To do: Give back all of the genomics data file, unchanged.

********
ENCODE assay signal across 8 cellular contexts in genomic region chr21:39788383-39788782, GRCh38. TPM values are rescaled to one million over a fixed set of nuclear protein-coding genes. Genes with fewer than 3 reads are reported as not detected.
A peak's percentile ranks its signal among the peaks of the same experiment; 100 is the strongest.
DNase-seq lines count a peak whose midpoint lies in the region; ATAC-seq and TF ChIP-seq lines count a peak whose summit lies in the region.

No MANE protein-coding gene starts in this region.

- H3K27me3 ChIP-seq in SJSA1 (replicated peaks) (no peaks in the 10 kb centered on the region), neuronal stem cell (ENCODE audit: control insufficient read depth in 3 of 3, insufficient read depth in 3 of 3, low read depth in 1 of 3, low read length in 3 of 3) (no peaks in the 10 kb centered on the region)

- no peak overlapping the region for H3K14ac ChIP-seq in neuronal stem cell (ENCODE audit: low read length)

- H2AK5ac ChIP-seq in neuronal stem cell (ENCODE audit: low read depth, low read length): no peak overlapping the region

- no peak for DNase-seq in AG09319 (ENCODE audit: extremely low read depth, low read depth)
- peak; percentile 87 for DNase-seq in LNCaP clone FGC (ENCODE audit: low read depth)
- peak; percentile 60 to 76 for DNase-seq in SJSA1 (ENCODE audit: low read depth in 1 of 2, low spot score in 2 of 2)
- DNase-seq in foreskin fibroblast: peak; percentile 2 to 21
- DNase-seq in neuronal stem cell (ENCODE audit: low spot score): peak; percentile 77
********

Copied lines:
ENCODE assay signal across 8 cellular contexts in genomic region chr21:39788383-39788782, GRCh38. TPM values are rescaled to one million over a fixed set of nuclear protein-coding genes. Genes with fewer than 3 reads are reported as not detected.
A peak's percentile ranks its signal among the peaks of the same experiment; 100 is the strongest.
DNase-seq lines count a peak whose midpoint lies in the region; ATAC-seq and TF ChIP-seq lines count a peak whose summit lies in the region.

No MANE protein-coding gene starts in this region.

- H3K27me3 ChIP-seq in SJSA1 (replicated peaks) (no peaks in the 10 kb centered on the region), neuronal stem cell (ENCODE audit: control insufficient read depth in 3 of 3, insufficient read depth in 3 of 3, low read depth in 1 of 3, low read length in 3 of 3) (no peaks in the 10 kb centered on the region)

- no peak overlapping the region for H3K14ac ChIP-seq in neuronal stem cell (ENCODE audit: low read length)

- H2AK5ac ChIP-seq in neuronal stem cell (ENCODE audit: low read depth, low read length): no peak overlapping the region

- no peak for DNase-seq in AG09319 (ENCODE audit: extremely low read depth, low read depth)
- peak; percentile 87 for DNase-seq in LNCaP clone FGC (ENCODE audit: low read depth)
- peak; percentile 60 to 76 for DNase-seq in SJSA1 (ENCODE audit: low read depth in 1 of 2, low spot score in 2 of 2)
- DNase-seq in foreskin fibroblast: peak; percentile 2 to 21
- DNase-seq in neuronal stem cell (ENCODE audit: low spot score): peak; percentile 77